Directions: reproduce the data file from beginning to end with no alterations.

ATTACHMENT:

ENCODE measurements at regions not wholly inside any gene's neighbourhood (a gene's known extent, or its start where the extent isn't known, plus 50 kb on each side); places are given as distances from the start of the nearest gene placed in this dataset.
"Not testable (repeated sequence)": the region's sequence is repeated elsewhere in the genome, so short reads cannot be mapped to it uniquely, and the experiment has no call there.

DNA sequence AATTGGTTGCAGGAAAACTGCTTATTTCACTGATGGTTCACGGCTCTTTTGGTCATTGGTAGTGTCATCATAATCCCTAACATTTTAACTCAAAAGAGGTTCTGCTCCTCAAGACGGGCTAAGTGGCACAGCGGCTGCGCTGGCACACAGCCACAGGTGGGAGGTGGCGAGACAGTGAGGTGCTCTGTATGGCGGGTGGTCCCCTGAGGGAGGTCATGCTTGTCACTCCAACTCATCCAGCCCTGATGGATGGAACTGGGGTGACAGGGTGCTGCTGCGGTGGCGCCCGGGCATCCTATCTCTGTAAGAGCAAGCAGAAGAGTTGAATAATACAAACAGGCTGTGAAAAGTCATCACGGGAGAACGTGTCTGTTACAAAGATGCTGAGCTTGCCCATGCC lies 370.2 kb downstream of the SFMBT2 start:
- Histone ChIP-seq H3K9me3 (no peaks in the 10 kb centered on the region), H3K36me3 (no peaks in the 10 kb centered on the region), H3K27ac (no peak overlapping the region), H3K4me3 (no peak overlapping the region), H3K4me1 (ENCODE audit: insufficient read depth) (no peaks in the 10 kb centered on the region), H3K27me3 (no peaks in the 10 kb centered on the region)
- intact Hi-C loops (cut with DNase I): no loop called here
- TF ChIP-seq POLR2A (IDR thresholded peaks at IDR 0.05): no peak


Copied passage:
ENCODE measurements at regions not wholly inside any gene's neighbourhood (a gene's known extent, or its start where the extent isn't known, plus 50 kb on each side); places are given as distances from the start of the nearest gene placed in this dataset.
"Not testable (repeated sequence)": the region's sequence is repeated elsewhere in the genome, so short reads cannot be mapped to it uniquely, and the experiment has no call there.

DNA sequence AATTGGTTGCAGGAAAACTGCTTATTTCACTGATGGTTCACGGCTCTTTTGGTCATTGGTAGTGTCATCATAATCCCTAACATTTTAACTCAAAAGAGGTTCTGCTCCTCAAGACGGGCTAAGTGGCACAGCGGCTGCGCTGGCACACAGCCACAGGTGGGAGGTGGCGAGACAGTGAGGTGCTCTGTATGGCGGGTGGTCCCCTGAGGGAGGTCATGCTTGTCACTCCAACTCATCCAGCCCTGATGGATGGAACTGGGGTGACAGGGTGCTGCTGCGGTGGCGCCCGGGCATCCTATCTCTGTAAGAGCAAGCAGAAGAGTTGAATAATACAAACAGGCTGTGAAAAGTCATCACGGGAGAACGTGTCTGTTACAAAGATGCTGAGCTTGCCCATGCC lies 370.2 kb downstream of the SFMBT2 start:
- Histone ChIP-seq H3K9me3 (no peaks in the 10 kb centered on the region), H3K36me3 (no peaks in the 10 kb centered on the region), H3K27ac (no peak overlapping the region), H3K4me3 (no peak overlapping the region), H3K4me1 (ENCODE audit: insufficient read depth) (no peaks in the 10 kb centered on the region), H3K27me3 (no peaks in the 10 kb centered on the region)
- intact Hi-C loops (cut with DNase I): no loop called here
- TF ChIP-seq POLR2A (IDR thresholded peaks at IDR 0.05): no peak